SpaceX Dragon Lands Tons of New Supplies at the International Space Station—Including Ingredients for Beer

The SpaceX Dragon spacecraft successfully launched at 10:36 a.m. EST on December 15 from Cape Canaveral Air Force Station in Florida, carrying more than 4,800 pounds of research equipment, cargo and supplies to the International Space Station. NASA/Tony Gray and Sandra Joseph

A week before Christmas, many may be feeling crunched to get through their lists. There's the gift list, the shopping list, the cooking list. And for astronauts on board the International Space Station, there's the list of 4,800 pounds worth of supplies and payloads to unpack from a used SpaceX Dragon capsule that arrived there Sunday morning. Meanwhile, the space station astronauts expect the arrival of three more crewmembers on Tuesday.

"It's a beautiful spacecraft and we're looking forward to digging into it and getting some science on board," astronaut Joe Acaba of NASA said once he and crewmate Mark Vande Hei manipulated the space station's robotic arm to snag the Dragon capsule at 5:57 a.m. EST as they orbited some 252 miles above Earth, according to

The space station's robotic arm is shown capturing the Dragon Capsule on Sunday, December 17. NASA

A few hours earlier, at 2:21 a.m. EST on Sunday, Russian cosmonaut Anton Shkaplerov, Norishige "Neemo" Kanai of the Japan Aerospace Exploration Agency (JAXA), and astronaut Scott "Maker" Tingle of NASA launched aboard a Soyuz space capsule from Kazakhstan. The trio are now orbiting Earth and plan to rendezvous with the space station at 3:43 a.m. EST on Tuesday, according to NASA.

The Dragon capsule now parked at the space station blasted from the SpaceX launch pad in Cape Canaveral Air Force Station in Florida in a launch that marked the first time the company, headed by billionaire Elon Musk, successfully reused a Falcon 9 rocket for a NASA resupply mission.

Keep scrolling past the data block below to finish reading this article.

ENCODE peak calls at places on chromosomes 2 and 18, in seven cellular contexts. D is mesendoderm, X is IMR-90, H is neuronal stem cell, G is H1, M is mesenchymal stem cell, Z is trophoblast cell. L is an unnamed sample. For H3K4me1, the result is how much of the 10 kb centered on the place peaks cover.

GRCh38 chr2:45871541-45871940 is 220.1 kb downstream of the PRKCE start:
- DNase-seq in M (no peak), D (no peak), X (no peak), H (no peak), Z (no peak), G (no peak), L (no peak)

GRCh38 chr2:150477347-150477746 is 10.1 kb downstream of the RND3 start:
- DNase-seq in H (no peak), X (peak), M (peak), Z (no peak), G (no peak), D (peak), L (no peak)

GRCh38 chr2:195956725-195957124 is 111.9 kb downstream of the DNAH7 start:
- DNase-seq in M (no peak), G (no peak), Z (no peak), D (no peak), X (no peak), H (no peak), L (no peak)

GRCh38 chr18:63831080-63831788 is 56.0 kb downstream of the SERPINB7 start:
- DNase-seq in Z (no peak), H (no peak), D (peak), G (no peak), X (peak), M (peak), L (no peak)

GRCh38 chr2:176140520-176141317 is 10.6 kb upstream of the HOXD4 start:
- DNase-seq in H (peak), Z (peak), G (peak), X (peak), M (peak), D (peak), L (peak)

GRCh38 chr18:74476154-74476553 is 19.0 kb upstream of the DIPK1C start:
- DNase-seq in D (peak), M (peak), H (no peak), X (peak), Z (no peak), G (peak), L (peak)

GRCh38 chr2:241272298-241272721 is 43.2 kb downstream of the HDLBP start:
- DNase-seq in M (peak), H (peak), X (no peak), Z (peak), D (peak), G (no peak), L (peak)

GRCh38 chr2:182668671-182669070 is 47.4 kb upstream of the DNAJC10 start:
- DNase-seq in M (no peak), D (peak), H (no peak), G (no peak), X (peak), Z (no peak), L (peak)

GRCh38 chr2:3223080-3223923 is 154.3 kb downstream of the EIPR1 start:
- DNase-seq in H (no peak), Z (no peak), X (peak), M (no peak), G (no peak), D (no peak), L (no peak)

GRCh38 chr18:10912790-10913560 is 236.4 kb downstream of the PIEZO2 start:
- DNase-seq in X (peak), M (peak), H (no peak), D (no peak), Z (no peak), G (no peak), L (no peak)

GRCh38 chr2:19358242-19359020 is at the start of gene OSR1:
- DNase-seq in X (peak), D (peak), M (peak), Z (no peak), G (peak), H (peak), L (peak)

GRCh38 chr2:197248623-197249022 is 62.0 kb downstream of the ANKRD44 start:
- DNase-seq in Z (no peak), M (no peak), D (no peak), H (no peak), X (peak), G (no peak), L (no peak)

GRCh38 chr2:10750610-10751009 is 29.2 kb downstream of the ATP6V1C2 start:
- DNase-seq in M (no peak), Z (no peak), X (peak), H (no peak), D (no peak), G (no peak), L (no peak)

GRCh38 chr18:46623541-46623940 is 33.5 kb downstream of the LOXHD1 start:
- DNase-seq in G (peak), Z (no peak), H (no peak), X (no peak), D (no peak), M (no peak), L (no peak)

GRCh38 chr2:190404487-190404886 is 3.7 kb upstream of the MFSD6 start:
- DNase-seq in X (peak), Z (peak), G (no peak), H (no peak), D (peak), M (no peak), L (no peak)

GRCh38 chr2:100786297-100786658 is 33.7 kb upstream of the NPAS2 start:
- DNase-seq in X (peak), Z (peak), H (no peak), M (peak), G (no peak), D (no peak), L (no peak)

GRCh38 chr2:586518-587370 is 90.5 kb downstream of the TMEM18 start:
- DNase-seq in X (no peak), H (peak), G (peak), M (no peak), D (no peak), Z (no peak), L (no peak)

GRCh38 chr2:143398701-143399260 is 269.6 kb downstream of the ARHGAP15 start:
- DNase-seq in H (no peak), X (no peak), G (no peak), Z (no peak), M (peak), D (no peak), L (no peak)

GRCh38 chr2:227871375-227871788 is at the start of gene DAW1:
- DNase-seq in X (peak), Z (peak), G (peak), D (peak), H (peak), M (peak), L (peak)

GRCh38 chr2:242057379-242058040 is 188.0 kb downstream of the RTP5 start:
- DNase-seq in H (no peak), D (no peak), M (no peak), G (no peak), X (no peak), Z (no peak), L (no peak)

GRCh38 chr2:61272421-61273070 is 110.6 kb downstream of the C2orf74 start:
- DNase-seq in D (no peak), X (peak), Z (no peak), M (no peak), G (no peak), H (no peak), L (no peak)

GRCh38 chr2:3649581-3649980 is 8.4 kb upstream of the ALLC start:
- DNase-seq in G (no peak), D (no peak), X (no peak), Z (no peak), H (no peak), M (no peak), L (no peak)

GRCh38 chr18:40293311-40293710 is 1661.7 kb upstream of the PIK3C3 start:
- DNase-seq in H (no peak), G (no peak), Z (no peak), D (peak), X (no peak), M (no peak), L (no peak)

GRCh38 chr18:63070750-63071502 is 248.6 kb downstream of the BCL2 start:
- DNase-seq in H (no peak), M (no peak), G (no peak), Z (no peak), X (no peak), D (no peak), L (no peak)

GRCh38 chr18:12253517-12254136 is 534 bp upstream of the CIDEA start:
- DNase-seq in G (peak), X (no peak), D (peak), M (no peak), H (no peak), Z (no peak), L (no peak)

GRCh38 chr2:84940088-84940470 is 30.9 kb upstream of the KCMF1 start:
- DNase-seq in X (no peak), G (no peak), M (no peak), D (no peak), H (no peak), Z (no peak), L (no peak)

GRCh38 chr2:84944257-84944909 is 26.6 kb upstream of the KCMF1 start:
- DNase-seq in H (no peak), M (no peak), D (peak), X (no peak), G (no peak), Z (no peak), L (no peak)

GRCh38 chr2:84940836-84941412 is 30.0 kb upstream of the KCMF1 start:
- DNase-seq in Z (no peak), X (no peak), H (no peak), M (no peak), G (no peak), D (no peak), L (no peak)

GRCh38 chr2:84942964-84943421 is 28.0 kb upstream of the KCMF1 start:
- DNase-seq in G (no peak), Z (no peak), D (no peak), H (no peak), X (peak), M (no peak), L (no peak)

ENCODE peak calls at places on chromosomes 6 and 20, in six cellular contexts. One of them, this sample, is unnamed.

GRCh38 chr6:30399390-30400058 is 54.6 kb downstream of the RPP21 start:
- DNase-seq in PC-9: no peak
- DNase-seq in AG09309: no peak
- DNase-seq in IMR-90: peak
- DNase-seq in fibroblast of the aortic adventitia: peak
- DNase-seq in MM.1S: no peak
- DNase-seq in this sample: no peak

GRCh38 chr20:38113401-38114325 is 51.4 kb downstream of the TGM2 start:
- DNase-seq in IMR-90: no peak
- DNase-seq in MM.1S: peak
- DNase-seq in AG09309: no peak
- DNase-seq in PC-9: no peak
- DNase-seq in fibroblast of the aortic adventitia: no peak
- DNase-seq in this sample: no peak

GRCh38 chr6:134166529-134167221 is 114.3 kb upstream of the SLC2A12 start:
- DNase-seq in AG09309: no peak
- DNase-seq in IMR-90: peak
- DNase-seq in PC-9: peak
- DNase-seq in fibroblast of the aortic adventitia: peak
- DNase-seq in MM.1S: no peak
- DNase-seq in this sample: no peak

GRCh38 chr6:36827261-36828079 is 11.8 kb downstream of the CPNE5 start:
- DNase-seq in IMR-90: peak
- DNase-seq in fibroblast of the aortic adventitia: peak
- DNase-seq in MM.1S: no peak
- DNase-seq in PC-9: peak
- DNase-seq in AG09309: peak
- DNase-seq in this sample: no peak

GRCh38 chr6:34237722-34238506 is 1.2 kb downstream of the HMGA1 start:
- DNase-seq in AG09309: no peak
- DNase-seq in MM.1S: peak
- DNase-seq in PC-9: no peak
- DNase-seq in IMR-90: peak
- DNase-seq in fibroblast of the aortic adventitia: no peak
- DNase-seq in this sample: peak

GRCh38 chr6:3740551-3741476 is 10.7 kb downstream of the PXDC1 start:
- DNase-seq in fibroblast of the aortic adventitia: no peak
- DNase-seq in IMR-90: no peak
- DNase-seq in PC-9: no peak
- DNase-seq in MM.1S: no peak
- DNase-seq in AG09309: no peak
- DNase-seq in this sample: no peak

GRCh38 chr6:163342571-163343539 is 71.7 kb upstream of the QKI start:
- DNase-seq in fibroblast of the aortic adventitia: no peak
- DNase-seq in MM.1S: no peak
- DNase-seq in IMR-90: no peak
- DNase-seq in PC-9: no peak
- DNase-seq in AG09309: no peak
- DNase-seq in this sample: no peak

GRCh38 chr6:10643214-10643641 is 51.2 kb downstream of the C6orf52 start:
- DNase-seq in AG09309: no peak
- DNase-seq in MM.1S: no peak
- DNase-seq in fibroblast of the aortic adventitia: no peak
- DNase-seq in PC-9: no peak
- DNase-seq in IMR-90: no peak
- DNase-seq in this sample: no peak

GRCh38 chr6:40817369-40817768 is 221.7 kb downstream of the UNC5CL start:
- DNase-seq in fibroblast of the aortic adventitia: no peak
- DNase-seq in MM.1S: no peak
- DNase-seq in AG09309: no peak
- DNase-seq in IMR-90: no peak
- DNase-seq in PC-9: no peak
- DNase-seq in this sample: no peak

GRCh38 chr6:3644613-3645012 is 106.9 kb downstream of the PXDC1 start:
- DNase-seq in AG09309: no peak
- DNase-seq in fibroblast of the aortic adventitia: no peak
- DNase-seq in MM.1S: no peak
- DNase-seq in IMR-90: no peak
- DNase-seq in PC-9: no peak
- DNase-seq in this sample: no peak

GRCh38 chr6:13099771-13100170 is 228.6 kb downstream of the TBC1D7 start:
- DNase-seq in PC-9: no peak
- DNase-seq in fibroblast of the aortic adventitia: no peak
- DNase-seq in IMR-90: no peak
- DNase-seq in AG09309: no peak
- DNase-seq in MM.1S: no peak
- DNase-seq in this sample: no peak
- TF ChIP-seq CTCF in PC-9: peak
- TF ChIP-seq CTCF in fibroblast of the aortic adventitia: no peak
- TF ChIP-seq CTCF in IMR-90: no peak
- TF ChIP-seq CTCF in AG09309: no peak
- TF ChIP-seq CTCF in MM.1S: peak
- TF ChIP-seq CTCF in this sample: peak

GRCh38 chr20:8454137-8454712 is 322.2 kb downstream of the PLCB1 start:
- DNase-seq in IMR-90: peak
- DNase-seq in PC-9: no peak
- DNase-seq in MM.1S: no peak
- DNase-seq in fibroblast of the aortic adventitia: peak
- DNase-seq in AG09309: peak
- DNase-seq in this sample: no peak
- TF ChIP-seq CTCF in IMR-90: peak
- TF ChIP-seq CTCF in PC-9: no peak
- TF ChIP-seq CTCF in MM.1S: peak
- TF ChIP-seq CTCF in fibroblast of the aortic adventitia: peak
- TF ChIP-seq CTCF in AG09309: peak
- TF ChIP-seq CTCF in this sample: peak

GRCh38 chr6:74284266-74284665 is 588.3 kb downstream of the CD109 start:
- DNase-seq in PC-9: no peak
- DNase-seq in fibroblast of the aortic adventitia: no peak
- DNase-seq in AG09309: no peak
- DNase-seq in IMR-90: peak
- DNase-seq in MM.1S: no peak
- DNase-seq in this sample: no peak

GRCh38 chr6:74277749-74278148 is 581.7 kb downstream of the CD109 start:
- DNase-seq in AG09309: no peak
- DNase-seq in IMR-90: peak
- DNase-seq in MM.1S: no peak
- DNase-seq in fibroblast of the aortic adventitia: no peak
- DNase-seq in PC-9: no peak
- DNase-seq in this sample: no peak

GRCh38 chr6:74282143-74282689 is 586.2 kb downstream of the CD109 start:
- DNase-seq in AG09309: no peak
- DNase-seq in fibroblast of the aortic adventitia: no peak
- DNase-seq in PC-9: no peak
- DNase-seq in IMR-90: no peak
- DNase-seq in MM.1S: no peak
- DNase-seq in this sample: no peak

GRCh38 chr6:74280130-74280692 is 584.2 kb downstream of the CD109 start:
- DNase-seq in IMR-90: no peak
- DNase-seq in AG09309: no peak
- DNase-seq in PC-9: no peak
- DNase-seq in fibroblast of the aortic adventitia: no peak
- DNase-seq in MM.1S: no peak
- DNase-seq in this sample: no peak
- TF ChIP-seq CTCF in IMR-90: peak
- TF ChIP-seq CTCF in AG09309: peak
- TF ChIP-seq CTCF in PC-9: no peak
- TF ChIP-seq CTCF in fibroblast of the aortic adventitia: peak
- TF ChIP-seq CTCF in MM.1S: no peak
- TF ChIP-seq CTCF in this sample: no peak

The capsule is crammed full with crew supplies, gear and scientific equipment. Among the new gear is a wired one-square-meter shield that, once mounted on the exterior of the space station, will offer real-time analysis of the potential damage caused by bits of space junk. Another unit will assess whether it's possible to producer higher quality optical fibers in microgravity for fiber optic products to be used both in space and on Earth. A third planned experiment will explore the viability of brewing beer in space. Budweiser sent 20 barley seeds to the station to learn whether the seedlings grow at the same rate in space as they do on Earth, according to Food and Wine.

One item that was not carried by the Dragon spacecraft, but which will also be newly available to the astronaut crew, is a digital file of Star Wars: The Last Jedi. Disney will uplink the film to the space station through mission control at NASA's Johnson Space Center in Houston, according to NASA.

The space agency has not announced when the crew plans to screen the movie, although they'll need to find a generous block of time for the two-hour, 33-minute movie. That could prove to be a challenge, considering they have to fully unpack the Dragon capsule and then refill it with more than 3,600 pounds of research, hardware and crew supplies before sending it back to Earth in January 2018.